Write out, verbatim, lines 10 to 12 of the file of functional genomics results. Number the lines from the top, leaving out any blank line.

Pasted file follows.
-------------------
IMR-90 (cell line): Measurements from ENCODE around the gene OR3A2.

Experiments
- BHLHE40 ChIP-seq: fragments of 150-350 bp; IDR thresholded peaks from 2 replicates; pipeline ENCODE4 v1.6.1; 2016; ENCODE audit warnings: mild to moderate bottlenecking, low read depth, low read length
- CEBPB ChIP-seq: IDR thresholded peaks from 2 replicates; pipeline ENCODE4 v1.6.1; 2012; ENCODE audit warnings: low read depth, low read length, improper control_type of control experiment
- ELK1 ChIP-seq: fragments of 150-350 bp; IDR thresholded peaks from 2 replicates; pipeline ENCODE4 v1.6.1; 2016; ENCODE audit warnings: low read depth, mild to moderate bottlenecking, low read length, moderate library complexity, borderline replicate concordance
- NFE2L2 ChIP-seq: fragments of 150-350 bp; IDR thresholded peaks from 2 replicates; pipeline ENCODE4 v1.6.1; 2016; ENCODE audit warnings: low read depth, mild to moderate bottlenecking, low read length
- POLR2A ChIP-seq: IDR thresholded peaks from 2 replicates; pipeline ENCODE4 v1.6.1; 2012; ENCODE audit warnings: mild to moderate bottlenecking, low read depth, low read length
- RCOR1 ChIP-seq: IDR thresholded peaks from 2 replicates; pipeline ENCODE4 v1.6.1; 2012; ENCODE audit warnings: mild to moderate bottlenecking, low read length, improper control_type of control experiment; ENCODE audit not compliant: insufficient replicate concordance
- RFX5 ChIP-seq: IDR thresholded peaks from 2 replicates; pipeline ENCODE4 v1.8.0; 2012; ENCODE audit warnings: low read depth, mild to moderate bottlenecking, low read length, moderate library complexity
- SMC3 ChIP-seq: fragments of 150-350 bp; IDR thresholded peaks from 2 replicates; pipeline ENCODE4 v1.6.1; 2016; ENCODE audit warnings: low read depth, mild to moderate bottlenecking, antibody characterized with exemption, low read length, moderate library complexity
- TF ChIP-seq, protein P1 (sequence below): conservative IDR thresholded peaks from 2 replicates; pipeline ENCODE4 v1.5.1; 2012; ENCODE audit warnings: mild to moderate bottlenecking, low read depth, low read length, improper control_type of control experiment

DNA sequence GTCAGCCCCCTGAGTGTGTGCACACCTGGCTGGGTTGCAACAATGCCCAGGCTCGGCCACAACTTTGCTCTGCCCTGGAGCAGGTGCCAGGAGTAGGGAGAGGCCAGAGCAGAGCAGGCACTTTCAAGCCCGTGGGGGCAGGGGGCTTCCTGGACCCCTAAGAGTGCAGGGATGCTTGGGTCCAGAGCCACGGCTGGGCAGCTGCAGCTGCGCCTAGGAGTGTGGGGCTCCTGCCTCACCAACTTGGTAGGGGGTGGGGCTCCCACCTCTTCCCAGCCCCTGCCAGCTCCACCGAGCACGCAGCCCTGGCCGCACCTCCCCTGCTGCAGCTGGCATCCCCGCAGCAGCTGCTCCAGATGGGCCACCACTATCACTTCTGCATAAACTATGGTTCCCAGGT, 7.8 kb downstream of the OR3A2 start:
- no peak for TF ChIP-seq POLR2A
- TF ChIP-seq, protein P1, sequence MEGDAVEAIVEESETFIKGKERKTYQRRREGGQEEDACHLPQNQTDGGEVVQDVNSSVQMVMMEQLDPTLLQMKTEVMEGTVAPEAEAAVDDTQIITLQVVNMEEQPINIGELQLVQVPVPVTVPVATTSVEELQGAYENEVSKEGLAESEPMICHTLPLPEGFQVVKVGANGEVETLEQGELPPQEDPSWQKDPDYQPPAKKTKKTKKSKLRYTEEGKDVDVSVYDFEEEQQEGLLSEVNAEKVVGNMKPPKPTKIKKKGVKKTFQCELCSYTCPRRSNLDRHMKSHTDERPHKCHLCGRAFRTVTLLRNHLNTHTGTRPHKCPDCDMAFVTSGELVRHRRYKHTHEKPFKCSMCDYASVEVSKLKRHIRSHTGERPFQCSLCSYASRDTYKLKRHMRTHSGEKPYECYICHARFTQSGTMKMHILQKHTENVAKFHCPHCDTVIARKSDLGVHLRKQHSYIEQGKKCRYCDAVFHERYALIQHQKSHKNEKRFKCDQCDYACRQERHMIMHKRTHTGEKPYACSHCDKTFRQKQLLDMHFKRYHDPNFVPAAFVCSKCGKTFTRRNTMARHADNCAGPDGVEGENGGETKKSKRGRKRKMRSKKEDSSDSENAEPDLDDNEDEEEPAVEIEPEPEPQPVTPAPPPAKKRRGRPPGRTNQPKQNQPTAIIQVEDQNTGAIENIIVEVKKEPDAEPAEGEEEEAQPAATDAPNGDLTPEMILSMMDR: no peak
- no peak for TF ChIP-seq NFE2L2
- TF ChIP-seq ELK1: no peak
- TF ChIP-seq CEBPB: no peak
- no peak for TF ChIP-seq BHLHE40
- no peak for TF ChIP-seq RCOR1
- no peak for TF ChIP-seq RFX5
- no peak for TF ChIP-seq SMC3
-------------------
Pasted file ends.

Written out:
- SMC3 ChIP-seq: fragments of 150-350 bp; IDR thresholded peaks from 2 replicates; pipeline ENCODE4 v1.6.1; 2016; ENCODE audit warnings: low read depth, mild to moderate bottlenecking, antibody characterized with exemption, low read length, moderate library complexity
- TF ChIP-seq, protein P1 (sequence below): conservative IDR thresholded peaks from 2 replicates; pipeline ENCODE4 v1.5.1; 2012; ENCODE audit warnings: mild to moderate bottlenecking, low read depth, low read length, improper control_type of control experiment

DNA sequence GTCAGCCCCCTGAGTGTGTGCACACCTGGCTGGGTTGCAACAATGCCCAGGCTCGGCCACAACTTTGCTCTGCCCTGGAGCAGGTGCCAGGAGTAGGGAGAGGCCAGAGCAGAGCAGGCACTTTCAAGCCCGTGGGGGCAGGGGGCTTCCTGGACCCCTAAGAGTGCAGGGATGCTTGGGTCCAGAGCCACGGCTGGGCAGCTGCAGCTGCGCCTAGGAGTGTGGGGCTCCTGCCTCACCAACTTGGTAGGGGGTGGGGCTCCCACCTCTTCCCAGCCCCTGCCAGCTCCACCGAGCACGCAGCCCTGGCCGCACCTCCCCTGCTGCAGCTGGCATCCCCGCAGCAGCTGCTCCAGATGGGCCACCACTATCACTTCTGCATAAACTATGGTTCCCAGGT, 7.8 kb downstream of the OR3A2 start: